Start 2017 Off With New Year's Day Trivia!

A new year is a time for new beginnings, so it's fitting that January 1st has marked the beginning of so many things. Join us as we celebrate New Year's Day, Trivia Today style!

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Why Do Many Eastern European Countries Celebrate a "Second" New Year? # If you live in a country that is majority Orthodox Christian, you get two New Years to celebrate. Several Eastern European nations are majority Orthodox Christian in terms of religion, and that second New Year's is the Orthodox New Year, celebrated on January 14. Another name for this is "old new year," because it's the start of the new year according to the old Julian calendar. January 1 is New Year's Day according to the Gregorian calendar, based on the reformed calendar introduced in 1582. However, rather than this being just a religious new year, many of the orthodox countries treat it as a regional or country-wide holiday.

What Important Document Was Signed on New Year's Day, 1863? # Proponents of emancipation hadn't been this disappointed since one week earlier when they got some of the lamest Christmas presents possible. New Year's Day in 1863 marked the beginning of freedom for slaves in the United States. On this day, Abraham Lincoln signed the Emancipation Proclamation thereby freeing ... well, absolutely no one. The document made free all the slaves in any area still at war with the North. Unfortunately, those states - as evidenced by the fact that they were, ya know, fighting a war with the North at the time - weren't exactly doing what the North wanted. However, the document changed the purpose of the war in the eyes of many. No longer was it a war of secession versus unification, it was now also a war of pro-slavery versus anti-slavery, impacting both domestic and foreign sentiment and effectively ending international aid for the South.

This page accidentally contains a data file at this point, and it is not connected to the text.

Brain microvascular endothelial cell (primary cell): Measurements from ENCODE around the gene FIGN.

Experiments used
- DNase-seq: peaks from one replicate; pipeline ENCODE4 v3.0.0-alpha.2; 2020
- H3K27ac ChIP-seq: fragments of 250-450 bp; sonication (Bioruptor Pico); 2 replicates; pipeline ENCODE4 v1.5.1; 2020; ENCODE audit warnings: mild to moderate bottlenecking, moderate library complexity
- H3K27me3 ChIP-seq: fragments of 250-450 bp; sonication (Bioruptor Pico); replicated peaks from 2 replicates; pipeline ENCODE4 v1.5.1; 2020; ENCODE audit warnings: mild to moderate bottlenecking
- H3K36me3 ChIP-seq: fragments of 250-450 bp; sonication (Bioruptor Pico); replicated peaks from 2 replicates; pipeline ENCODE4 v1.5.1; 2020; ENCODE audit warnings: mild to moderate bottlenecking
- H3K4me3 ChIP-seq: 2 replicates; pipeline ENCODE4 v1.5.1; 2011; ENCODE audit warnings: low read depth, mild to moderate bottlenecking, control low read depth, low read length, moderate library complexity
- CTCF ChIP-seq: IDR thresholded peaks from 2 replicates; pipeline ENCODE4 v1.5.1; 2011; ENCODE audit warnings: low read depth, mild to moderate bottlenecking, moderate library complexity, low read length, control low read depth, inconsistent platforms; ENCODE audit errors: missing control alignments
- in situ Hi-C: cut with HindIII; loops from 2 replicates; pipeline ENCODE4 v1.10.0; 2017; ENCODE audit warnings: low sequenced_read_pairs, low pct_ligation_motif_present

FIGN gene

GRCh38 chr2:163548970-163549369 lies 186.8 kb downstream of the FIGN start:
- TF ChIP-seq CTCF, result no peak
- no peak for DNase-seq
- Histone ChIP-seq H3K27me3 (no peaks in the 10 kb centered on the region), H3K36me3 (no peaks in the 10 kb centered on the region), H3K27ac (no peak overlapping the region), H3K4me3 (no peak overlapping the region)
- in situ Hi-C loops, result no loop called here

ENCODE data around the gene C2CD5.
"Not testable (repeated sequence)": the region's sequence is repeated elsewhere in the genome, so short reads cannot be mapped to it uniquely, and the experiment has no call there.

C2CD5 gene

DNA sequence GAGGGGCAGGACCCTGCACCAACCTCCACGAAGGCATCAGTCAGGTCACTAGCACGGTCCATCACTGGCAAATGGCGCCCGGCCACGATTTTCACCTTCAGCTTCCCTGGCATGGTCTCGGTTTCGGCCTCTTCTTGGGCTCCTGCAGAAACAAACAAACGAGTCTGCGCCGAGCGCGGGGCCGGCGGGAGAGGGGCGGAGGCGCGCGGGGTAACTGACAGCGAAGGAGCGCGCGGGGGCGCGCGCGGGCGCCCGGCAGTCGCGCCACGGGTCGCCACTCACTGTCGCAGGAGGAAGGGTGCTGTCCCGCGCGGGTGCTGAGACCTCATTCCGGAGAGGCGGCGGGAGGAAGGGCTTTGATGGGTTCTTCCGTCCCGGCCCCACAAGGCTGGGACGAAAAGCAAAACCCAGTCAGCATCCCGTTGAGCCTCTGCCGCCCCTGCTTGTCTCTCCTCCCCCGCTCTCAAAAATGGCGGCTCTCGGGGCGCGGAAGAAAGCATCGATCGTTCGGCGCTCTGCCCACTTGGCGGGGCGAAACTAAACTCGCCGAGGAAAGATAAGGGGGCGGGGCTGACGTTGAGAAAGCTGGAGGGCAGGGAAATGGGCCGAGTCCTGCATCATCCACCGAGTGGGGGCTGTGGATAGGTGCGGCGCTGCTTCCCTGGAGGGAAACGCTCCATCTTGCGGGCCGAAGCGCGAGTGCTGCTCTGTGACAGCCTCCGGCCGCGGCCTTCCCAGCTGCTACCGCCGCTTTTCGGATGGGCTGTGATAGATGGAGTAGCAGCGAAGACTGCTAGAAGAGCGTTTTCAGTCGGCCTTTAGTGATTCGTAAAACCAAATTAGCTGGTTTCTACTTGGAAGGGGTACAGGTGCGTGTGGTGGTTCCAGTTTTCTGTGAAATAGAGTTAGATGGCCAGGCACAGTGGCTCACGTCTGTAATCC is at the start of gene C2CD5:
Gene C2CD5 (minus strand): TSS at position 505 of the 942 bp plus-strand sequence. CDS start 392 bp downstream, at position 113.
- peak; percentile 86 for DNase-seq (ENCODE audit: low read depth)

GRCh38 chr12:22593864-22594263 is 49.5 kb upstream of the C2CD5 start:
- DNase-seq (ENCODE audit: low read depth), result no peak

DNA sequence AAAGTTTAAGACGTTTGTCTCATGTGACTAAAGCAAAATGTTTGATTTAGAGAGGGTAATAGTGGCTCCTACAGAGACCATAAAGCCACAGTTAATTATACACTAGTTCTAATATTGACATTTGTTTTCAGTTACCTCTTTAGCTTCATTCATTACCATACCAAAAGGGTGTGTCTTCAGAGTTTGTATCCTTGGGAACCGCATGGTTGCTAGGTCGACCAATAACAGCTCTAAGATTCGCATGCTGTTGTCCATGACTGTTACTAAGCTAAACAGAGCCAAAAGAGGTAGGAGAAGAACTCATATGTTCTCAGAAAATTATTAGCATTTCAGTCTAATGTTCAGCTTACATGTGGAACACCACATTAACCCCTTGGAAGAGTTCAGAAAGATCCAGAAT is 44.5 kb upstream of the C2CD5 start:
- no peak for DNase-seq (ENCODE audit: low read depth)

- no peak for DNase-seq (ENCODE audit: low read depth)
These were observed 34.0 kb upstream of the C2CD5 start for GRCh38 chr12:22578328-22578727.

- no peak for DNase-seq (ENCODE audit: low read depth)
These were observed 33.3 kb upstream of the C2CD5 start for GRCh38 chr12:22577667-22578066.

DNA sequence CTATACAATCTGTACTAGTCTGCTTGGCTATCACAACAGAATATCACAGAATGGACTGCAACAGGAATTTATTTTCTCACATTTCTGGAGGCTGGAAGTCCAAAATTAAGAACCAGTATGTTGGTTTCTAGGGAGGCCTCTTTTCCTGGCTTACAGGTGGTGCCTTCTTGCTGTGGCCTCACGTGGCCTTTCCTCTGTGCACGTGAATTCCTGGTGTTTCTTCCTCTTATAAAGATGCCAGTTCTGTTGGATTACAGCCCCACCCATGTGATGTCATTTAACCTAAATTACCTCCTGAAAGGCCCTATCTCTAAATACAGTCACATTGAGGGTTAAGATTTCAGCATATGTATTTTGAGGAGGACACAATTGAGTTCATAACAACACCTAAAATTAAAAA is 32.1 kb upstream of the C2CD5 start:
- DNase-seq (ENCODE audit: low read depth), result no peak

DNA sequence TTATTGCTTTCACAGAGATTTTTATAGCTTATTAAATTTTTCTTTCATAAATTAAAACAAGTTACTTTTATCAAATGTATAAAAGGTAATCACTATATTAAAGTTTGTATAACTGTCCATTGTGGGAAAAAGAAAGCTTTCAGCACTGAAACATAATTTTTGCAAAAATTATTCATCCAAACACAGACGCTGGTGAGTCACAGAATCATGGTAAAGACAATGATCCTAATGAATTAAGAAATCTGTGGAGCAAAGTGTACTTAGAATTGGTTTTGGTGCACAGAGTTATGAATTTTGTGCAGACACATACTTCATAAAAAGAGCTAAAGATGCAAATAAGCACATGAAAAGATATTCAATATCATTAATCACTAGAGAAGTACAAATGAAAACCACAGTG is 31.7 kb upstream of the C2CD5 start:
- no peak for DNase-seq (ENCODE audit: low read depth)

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What's the Most Popular Non-Fitness-Related New Year's Resolution Made Each Year? We were going to ask you what the most popular New Year's resolution was, but then figured that one was too easy. According to a Marist poll, the most common resolution was to lose weight (13% of respondents chose that option, though it's worth noting that a few other resolutions relate to eerily similar themes. 10% wanted to exercise more, 8% wanted to improve health, and 7% wanted to eat healthier. We're not statisticians, but if it were us, we'd probably put those all under the same heading). But what's the most popular non-fitness-related goal? 9% of people resolved to be a better person. If you feel like that doesn't make sense, because you didn't meet too many people last year who seemed to be trying to be a better person, then we should tell you one more stat: According to a study by John Norcruss, a professor from the University of Scranton who was following 159 resolution-makers: More than half (54%) of people fall off the pace of keeping their resolutions by the six-month mark.

How Many Tons of Trash Were Created by the New Year's Eve Celebration in Time Square Going into 2015? # While we like to portray January 1st as the day we attack our New Year's resolutions with vigor, we all know how the first few hours are really spent: recovering and cleaning up from the night before. Times Square is no exception. You know that celebration you see on TV, with roughly a million people and 2,000 pounds of confetti? Well, someone's gotta clean that up. Or, more accurately, many someones. In January 2015, it took 178 people, 6 mechanical brooms, 25 trucks, and 38 leaf blowers to clean up 52.3 tons of trash. Now that's a party.




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